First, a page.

Immigration

Bipartisan Senate Plan Would Let Illegal Immigrants Earn Citizenship in a Decade

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Illustration by Terry Colon for Reason

If you've come to the U.S. illegally, you'll have to wait a decade to earn legal status and 13 years to become a naturalized citizen under a bipartisan immigration reform plan now being drawn up in the Senate, reports The Washington Post

The 10-year wait for a green card for illegal immigrants would help ensure that the existing backlog of more than 4 million people who have applied for visas through legal measures would be processed first.

Democrats have pushed for a faster timeline, arguing that long waits could discourage immigrants from applying and maintain a second-class tier of U.S. residents not fully empowered to participate in society and the workforce. Republicans have argued that it is unfair to grant citizenship to undocumented residents more quickly than to those who have applied legally.

The Post's report files this bit into the Republicans-and-Democrats-disagree-on-the-details part of the article, but it highlights an under-discussed fact: how long and arduous the existing legal immigration process is. (You can get a pretty good sense of how insane the process is from the flow chart in our October 2008 issue.) But apparently the Senate's idea of a solution is to add yet another lengthy, arduous process on top of the old system. Creating a path to citizenship for 11 million people who do not currently have one is worth doing, but it would be nice if, in the midst of all the discussion about immigration reform, we actually talked a little bit about reforming the mess that is our existing immigration system.

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  1. Democrats have pushed for a faster timeline, arguing that long waits could discourage immigrants from applying and maintain a second-class tier of U.S. residents not fully empowered to participate in society and the workforce. Republicans have argued that it is unfair to grant citizenship to undocumented residents more quickly than to those who have applied legally.

    HOW CAN THEY BOTH BE RIGHT?

    1. Uh, by granting legality immediately and citizenship in 13 years?

      Do I get some kind of medal of freedom for coming up with that compromise?

  2. I am not against the idea of integrating unlawful migrants into the US polity, but I am concerned that granting citizenship basically rewards the invaders. How is this any different than the Romans granting citizenship to the Goths just because they crossed the Danube and the Rhine? The children of unlawful migrants born in this land are American citizens, there are efforts to integrate them into the US polity from an early age and where ever they go, they bring the US Constitution with them. But who are the unlawful migrants to the US polity? Mere interlopers, many with closer and deeper loyalties to their homeland than the United States. Should they be allowed time to get their affairs in order before they are directed to leave and return in a lawful manner? Yes. Should they be allowed to seek residency, without leaving the US? Perhaps. But should people who intentionally entered the US with disregard to its laws, processes, and procedures be granted citizenship on some notion of “fairness?” Absolutely not. In my opinion, crossing a polity’s border without the permission of the polity is an act of aggression. To make some special pleading that national/country borders are not the same as property lines is to invite a “might makes right” ideology.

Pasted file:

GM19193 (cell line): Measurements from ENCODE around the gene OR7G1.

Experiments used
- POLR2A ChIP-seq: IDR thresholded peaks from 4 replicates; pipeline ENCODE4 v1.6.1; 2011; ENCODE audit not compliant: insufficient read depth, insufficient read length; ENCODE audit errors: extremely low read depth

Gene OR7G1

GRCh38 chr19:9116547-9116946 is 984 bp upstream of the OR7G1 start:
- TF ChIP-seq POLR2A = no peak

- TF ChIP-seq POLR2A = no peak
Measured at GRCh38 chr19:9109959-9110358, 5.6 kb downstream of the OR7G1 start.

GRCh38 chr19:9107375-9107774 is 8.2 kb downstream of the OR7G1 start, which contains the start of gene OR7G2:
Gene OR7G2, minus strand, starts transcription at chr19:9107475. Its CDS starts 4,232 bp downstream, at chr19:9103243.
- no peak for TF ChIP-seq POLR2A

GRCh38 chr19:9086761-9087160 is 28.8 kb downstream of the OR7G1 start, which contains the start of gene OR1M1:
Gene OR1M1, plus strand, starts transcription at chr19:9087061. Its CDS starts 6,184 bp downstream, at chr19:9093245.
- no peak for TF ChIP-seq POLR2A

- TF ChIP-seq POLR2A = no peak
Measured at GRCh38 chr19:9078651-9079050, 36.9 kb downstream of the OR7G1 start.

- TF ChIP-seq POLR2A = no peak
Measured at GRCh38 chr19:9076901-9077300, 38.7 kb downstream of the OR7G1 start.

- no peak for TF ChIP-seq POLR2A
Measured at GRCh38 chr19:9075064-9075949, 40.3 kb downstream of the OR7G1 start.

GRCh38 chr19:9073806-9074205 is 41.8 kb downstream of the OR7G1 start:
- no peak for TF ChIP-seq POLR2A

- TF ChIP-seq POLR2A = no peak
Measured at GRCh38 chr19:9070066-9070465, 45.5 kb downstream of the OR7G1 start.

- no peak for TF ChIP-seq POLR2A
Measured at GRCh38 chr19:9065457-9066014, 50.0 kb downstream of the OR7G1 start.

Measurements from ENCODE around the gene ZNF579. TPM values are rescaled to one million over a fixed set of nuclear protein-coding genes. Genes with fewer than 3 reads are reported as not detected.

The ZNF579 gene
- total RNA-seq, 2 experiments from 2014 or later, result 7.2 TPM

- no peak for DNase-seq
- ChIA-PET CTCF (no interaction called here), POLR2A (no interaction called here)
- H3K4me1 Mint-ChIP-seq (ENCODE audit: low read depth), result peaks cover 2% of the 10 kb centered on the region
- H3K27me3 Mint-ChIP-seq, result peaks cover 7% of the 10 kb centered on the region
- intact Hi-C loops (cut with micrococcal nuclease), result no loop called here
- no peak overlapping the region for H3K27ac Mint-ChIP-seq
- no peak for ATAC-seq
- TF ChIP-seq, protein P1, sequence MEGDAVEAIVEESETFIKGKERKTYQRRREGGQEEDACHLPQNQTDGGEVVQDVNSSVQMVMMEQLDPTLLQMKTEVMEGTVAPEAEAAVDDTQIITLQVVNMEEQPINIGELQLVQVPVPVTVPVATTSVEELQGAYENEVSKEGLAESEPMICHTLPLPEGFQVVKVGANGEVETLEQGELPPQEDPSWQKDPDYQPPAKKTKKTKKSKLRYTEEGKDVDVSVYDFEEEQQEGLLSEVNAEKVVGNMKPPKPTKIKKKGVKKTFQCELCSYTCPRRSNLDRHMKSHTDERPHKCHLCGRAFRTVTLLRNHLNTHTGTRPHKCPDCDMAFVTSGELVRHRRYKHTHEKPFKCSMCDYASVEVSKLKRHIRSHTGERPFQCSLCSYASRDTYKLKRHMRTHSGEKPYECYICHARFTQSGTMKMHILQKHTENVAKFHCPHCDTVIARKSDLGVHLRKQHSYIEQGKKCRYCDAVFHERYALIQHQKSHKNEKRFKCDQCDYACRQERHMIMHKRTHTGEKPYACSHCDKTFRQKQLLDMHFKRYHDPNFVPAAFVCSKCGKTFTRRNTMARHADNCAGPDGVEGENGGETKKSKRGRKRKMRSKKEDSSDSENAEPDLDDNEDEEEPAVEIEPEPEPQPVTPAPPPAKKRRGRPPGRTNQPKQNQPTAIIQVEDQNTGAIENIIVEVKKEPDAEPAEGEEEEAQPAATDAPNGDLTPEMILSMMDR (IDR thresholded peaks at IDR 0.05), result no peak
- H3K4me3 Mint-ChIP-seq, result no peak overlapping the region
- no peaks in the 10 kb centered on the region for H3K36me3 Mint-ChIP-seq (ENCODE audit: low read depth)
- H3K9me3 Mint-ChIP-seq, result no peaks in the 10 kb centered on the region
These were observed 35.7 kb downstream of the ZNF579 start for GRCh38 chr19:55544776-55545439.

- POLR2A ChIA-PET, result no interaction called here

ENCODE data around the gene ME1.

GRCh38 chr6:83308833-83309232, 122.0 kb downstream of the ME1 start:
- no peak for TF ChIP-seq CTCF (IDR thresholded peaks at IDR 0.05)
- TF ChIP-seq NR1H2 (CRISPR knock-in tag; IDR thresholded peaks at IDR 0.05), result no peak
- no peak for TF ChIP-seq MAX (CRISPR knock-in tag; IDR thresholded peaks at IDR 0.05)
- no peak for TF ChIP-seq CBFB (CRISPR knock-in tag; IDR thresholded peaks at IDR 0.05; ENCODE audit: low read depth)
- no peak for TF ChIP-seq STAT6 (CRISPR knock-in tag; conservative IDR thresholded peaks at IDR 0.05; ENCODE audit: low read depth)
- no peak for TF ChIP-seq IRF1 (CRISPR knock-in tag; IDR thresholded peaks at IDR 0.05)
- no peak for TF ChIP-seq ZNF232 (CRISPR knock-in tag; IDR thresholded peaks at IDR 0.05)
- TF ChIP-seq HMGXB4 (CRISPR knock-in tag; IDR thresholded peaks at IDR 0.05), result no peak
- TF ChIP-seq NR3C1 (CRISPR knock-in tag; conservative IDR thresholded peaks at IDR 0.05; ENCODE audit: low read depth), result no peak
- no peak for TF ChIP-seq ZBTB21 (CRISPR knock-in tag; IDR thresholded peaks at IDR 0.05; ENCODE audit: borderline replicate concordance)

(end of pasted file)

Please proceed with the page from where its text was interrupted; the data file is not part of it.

1. Uh, they are *not* invaders. Invaders come across the border with guns and hurt people – these guys come across the border and trim lawns and clean houses.

      1. Uh, stating that they are *not* invaders simply because not all of them “cross the border with guns and hurt people” is as ridiculous as believing 11+ million illegal aliens have come here to “trim lawns and clean houses.”

        1. Well they certainly didn’t come here to take over the country and/or suck at the welfare teat.

          1. Oh my, heavens, no. Not in whatever neighborhood you’re living in, anyway!

  3. How about just handing out citizenship in cracker jack boxes? You either get a decoder ring or US citizenship.

  4. I’ve got a solution

    Take all the applications to immigrate and stamp them approved.

    Then tell all the illegal immigrants to submit applications and stamp them approved on a first come first served basis.

    There – no “unfair giving the illegals a head-up over those who try to comply with the law” and then ending our illegal immigration problem and cutting the size of the INS all in one blow.

  5. Thanks to you all and may God bless you who have worked so hard to put this bill together in addition to the opposition trying to pull you away; you won! I knew because I had faith in all of you.

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